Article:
Sometimes in your queries, you want to see all the records from one table, along with the matching records from another table. To do this, create outer joins.
Inner joins only display data when there is a matching ID in both connected data sources. For example, if you want to display the products and quantities sold, you create an inner join between the Products and Order Details tables. When you run the query, only products that occur in orders, and thus appear in both tables, are returned.
In contrast, outer joins return all the data from one data source and some of the data from another table or data source.
For example, if you want to see which products haven’t sold, you create a query that shows the Product ID from the Products table and any matching Order IDs from the Order Details table. Products that don’t have matching records in the Order Details table return the product name with no value for the Order ID field.
Left outer joins and right outer joins
In an outer join, the table that displays all its records is called the base table. The table that displays only some (matching) records is called the secondary table.
The Join Properties dialog box describes what you see with different types of joins:
Suppose you’ve created a query to show which products your customers bought. Your output fields are Product Name, Order ID, and Quantity.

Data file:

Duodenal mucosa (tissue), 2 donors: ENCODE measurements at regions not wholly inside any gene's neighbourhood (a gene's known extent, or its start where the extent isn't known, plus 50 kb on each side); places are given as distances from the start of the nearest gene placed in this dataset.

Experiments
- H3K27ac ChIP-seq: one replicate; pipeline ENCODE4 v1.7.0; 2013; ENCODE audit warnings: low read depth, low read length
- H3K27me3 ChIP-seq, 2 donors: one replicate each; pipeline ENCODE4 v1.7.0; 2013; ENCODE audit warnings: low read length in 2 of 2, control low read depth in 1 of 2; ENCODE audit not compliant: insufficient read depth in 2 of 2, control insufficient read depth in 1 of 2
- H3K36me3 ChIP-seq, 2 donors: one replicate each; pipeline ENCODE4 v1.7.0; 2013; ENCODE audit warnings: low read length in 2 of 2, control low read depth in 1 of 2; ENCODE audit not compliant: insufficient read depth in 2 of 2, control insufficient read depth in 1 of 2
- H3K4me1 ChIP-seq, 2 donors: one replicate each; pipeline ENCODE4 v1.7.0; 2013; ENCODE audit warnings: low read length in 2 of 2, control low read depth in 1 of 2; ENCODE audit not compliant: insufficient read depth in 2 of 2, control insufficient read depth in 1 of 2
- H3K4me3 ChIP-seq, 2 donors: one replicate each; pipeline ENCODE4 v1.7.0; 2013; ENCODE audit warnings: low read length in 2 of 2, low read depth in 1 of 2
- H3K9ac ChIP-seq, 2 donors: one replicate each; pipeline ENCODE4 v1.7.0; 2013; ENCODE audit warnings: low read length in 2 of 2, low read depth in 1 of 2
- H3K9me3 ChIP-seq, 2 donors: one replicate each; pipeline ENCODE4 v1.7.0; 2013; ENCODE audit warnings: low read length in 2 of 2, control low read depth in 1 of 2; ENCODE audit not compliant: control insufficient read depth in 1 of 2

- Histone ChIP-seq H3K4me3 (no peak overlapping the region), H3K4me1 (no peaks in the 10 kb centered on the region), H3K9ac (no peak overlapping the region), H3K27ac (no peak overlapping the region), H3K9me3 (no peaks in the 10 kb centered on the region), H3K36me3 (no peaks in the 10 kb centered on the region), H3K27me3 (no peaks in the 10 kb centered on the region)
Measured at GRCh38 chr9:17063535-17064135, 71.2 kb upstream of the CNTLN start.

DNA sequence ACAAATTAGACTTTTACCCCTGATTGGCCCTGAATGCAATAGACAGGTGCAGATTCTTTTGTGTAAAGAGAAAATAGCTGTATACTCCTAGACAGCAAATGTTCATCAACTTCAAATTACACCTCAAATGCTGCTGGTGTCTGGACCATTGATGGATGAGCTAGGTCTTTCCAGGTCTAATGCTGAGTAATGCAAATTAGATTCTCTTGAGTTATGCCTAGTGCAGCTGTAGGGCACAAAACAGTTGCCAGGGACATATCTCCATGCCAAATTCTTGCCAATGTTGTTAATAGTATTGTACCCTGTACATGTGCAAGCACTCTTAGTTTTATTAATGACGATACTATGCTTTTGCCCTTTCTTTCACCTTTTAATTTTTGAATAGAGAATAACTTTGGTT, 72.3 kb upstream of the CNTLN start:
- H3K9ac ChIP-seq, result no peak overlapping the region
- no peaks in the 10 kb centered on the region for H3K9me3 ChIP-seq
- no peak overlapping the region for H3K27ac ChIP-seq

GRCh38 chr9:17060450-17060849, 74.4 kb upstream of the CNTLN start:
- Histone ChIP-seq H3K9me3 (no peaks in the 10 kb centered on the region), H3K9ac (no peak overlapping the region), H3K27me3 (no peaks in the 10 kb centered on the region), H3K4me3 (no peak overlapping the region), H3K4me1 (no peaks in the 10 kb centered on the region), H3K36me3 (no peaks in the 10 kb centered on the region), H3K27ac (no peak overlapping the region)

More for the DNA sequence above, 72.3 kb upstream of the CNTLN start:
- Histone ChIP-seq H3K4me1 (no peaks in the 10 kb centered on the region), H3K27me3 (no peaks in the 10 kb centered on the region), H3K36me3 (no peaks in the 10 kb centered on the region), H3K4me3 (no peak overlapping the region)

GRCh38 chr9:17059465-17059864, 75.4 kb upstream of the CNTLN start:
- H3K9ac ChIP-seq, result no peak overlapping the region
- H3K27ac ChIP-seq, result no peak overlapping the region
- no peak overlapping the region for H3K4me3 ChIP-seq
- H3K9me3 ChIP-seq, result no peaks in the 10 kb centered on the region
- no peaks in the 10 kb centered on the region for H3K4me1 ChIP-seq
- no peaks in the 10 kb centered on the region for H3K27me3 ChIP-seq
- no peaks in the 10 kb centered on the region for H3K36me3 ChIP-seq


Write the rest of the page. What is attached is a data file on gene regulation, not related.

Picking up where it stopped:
Inner join. Only include rows (records) in which the joined fields from both tables are equal, for example, only the products that have orders associated with them.
Left outer join. Include all records from the table under Left Table Name and only those records from the table under Right Table Name in which the joined fields are equal, for example, all orders, but only the quantities and Product IDs for those orders that have products associated with them.
Right outer join. Include all records from the table under Right Table Name and only those records from the table under Left Table Name in which the joined fields are equal, for example, all the products, even when there are no orders for them, in which case blank values appear in the Order ID and Quantity fields.
As you can tell from these examples, it’s important to know which table is on the left and which is on the right, which can actually be different from how the tables are arranged in the query window. To understand which data you’ll get from your query, read the text carefully in the Join Properties dialog box.
1. Add data sources
Select Create > Query Design.
Add all the tables and queries you need as data sources. (Don’t worry. If you forget one, you still have an opportunity to add more data sources later.)
If it detects or deduces them, Access may show relationships for the data sources.
2. Add a join
If you don’t see a relationship between the sources, add a join. Drag from the field you want in one data source to the corresponding field in another data source. The table you drag from is the table that will appear on the left in the Join Properties dialog box. By default, Access creates an inner join. If you need an outer join, change its type.
3. Change a join
Double-click the line representing the join you want to change.
In the Join Properties dialog box, to create an outer join, select the second or third option. Then, select OK.
Remember to pay attention to which table is the base table—the one from which all records are displayed.
4. Complete the query
Follow the usual steps for creating a query: add output fields, add any criteria, and run or save your query. To learn how, see Create basic queries.